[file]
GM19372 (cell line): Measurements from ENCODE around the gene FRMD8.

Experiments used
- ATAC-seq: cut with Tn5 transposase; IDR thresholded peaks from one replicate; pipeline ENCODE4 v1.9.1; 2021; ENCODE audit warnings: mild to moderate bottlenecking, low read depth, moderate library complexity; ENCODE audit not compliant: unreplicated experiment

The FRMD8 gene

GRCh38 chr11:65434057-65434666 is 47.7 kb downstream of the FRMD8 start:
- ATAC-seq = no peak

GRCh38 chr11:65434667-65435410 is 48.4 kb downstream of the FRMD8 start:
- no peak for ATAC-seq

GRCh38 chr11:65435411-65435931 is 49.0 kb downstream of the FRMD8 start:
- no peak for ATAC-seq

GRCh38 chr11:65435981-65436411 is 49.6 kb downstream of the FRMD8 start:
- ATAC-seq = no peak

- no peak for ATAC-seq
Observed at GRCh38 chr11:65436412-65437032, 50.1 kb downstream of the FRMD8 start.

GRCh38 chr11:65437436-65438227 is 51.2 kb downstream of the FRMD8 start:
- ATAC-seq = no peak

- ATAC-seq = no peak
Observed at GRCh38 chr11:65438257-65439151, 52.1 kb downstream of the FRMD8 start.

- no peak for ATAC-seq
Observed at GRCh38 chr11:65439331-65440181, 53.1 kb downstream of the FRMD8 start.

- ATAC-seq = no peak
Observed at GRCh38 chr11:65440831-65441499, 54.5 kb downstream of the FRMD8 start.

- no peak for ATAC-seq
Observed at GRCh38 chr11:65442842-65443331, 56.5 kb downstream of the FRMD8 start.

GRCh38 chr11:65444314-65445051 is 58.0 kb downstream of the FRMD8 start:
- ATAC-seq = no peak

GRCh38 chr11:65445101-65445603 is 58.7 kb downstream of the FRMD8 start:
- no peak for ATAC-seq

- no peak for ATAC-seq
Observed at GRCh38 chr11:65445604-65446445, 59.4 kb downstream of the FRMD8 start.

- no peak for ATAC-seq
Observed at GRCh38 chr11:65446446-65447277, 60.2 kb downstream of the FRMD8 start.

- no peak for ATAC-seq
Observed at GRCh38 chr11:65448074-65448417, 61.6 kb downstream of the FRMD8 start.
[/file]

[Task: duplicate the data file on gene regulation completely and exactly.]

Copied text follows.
GM19372 (cell line): Measurements from ENCODE around the gene FRMD8.

Experiments used
- ATAC-seq: cut with Tn5 transposase; IDR thresholded peaks from one replicate; pipeline ENCODE4 v1.9.1; 2021; ENCODE audit warnings: mild to moderate bottlenecking, low read depth, moderate library complexity; ENCODE audit not compliant: unreplicated experiment

The FRMD8 gene

GRCh38 chr11:65434057-65434666 is 47.7 kb downstream of the FRMD8 start:
- ATAC-seq = no peak

GRCh38 chr11:65434667-65435410 is 48.4 kb downstream of the FRMD8 start:
- no peak for ATAC-seq

GRCh38 chr11:65435411-65435931 is 49.0 kb downstream of the FRMD8 start:
- no peak for ATAC-seq

GRCh38 chr11:65435981-65436411 is 49.6 kb downstream of the FRMD8 start:
- ATAC-seq = no peak

- no peak for ATAC-seq
Observed at GRCh38 chr11:65436412-65437032, 50.1 kb downstream of the FRMD8 start.

GRCh38 chr11:65437436-65438227 is 51.2 kb downstream of the FRMD8 start:
- ATAC-seq = no peak

- ATAC-seq = no peak
Observed at GRCh38 chr11:65438257-65439151, 52.1 kb downstream of the FRMD8 start.

- no peak for ATAC-seq
Observed at GRCh38 chr11:65439331-65440181, 53.1 kb downstream of the FRMD8 start.

- ATAC-seq = no peak
Observed at GRCh38 chr11:65440831-65441499, 54.5 kb downstream of the FRMD8 start.

- no peak for ATAC-seq
Observed at GRCh38 chr11:65442842-65443331, 56.5 kb downstream of the FRMD8 start.

GRCh38 chr11:65444314-65445051 is 58.0 kb downstream of the FRMD8 start:
- ATAC-seq = no peak

GRCh38 chr11:65445101-65445603 is 58.7 kb downstream of the FRMD8 start:
- no peak for ATAC-seq

- no peak for ATAC-seq
Observed at GRCh38 chr11:65445604-65446445, 59.4 kb downstream of the FRMD8 start.

- no peak for ATAC-seq
Observed at GRCh38 chr11:65446446-65447277, 60.2 kb downstream of the FRMD8 start.

- no peak for ATAC-seq
Observed at GRCh38 chr11:65448074-65448417, 61.6 kb downstream of the FRMD8 start.